Signs warning beach goers of fishing restrictions in Marine Protected Areas along Malibu's shores were installed Thursday, just one of many steps in an ongoing public information campaign.
"I think it indicates that we are really moving forward and we are making our best efforts to make sure that everybody not only knows about the MPAs, but there is actually a growing support base for them," Liz Crosson, Executive Director of Los Angeles Waterkeeper.
"As people understand why they were established, what kind of state our fisheries are in, the fact that they are depleted, they are becoming more supportive of the idea that these are here to help these species recover and survive in the future," Crosson said.
The installation of the signs at Paradise Cove, Point Dume and Zuma Beach marked the collaborative work of several agencies over the past year, including the California Department of Fish and Wildlife, the L.A. Waterkeeper, Heal the Bay and the Natural Resources Defense Council.
The Southern California MPAs, which went into effect on Jan. 1, 2012, are located in specific sections of the ocean from Santa Barbara's Point Conception to the U.S./Mexico border.
All types of fishing are prohibited in the Malibu ocean from Paradise Cove to Zuma Creek. The area from Zuma Creek to El Matador State Beach has the less-restrictive designation of State Marine Conservation Area, which allows specific types of fishing.
Surveys are underway to measure the effect of the MPAs, including aerial surveys by the Santa Monica Bay Restoration Foundation, according to Sarah Sikich, coastal resources director for Heal the Bay.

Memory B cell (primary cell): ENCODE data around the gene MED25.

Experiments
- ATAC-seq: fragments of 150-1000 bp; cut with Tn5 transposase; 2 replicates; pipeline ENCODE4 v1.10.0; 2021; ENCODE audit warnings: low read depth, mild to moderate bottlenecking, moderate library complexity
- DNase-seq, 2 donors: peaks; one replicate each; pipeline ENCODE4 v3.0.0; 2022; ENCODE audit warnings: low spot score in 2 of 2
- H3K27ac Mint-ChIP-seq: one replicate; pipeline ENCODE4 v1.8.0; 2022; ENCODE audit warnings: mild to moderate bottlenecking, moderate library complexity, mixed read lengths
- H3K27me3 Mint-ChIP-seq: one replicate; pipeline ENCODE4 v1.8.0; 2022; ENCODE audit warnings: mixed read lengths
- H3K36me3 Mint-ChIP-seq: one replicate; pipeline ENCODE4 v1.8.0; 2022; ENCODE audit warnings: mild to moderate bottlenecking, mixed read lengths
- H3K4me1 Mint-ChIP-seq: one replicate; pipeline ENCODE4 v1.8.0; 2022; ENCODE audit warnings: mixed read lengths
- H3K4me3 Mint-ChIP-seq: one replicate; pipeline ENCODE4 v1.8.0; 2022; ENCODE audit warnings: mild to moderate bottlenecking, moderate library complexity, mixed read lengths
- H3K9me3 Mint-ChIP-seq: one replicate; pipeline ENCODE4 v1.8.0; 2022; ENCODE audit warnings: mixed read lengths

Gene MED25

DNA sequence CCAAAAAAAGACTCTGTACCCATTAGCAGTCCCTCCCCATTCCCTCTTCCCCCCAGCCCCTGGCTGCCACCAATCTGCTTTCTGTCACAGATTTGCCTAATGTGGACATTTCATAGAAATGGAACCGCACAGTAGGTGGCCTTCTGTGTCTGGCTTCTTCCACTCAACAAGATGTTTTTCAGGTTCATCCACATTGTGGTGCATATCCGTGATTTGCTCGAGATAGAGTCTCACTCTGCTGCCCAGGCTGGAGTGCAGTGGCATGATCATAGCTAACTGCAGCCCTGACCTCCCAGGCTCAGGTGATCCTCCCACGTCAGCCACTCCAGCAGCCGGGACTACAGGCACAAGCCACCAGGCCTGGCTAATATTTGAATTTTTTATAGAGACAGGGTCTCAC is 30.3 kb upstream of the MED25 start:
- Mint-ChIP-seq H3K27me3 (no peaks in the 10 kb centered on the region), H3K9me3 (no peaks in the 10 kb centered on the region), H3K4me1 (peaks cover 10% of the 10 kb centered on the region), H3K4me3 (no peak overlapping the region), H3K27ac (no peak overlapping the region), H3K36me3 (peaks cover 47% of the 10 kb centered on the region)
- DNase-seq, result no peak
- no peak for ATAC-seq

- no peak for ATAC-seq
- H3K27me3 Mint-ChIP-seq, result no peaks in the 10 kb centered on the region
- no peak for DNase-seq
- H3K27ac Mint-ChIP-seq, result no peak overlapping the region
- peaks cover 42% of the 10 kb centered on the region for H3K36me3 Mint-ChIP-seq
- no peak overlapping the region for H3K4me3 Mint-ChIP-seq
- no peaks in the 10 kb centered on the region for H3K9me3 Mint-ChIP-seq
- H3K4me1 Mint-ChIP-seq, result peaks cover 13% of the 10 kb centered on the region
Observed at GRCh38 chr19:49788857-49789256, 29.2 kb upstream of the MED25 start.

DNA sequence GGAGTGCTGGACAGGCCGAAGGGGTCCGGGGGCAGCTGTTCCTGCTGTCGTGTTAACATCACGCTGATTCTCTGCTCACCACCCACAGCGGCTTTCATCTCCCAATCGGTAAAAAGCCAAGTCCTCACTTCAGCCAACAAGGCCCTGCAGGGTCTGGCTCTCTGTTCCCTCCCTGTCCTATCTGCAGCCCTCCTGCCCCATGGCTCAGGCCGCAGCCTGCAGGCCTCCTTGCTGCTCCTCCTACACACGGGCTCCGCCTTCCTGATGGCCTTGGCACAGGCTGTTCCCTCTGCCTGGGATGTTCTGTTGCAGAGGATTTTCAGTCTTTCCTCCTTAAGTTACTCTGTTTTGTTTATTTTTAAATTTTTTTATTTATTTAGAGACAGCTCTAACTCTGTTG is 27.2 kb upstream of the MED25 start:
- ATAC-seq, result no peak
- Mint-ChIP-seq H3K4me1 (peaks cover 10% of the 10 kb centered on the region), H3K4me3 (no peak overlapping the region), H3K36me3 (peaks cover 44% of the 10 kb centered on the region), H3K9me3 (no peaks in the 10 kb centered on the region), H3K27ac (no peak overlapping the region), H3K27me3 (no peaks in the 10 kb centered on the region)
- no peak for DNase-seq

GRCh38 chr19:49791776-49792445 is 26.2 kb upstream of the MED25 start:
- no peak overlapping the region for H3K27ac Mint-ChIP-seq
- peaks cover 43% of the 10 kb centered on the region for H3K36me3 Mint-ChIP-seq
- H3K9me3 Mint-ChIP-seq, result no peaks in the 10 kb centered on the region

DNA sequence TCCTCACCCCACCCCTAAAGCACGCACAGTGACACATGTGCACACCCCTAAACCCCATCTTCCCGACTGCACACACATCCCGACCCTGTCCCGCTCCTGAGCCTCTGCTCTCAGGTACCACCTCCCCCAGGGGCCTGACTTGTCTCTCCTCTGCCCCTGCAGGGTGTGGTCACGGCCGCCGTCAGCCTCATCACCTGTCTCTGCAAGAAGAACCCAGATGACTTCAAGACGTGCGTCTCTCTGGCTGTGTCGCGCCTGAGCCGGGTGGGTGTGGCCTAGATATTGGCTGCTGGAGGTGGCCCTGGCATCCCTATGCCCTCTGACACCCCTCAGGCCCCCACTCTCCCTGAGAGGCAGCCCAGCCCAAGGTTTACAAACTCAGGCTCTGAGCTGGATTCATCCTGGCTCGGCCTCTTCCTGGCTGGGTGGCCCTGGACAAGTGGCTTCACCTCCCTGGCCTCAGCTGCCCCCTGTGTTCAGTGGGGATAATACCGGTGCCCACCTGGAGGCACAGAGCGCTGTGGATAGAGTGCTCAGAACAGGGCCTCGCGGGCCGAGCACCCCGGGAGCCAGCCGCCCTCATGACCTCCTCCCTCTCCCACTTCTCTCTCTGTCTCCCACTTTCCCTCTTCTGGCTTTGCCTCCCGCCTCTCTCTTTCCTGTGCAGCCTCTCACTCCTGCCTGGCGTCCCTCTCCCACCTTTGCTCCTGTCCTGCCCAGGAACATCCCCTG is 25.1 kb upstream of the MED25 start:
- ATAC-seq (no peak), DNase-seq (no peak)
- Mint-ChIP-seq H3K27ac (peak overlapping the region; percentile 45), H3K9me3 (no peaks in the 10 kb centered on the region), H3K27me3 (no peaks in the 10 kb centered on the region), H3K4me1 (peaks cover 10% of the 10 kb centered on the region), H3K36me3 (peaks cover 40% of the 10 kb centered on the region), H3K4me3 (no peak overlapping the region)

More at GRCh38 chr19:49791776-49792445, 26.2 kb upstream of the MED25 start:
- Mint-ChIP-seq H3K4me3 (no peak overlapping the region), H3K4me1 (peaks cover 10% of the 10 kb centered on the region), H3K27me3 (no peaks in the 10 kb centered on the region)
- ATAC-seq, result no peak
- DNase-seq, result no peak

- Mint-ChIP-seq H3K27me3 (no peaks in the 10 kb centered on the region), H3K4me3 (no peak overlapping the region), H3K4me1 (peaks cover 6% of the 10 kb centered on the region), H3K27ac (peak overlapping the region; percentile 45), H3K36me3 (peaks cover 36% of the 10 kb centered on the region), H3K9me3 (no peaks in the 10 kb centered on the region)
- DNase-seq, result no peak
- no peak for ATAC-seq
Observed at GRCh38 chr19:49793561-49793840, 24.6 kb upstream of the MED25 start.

In Malibu, most violators have been seen hook-and-line fishing from boats, spearfishing and shore fishing, Sikich said.
"There have been a few continuous pockets in Malibu, particularly at Westward Beach, shore fishing, and the stretch between Big Dume and Little Dume we've seen some shore fishing and some spear fishing," Sikich said.
Both Heal the Bay and the L.A. Waterkeeper have been out educating fishermen and other members of the public about the new rules.
"Up here, it's been a year of talking to fishermen and talking to stakeholders in communities. They're starting to open up and talk more," said Michael Quill, a MPA outreach coordinator for L.A. Waterkeeper.
Other tools for education include a waterproof map that includes GPS locations of the MPAs, which are available for fishermen and are quite popular, Quill said.
Quill said he has seen an increase in compliance, especially in L.A. County over the past year.
"I still see violations, people coming on land, and that's why it is so important to get these signs posted where the access points are," Quill said.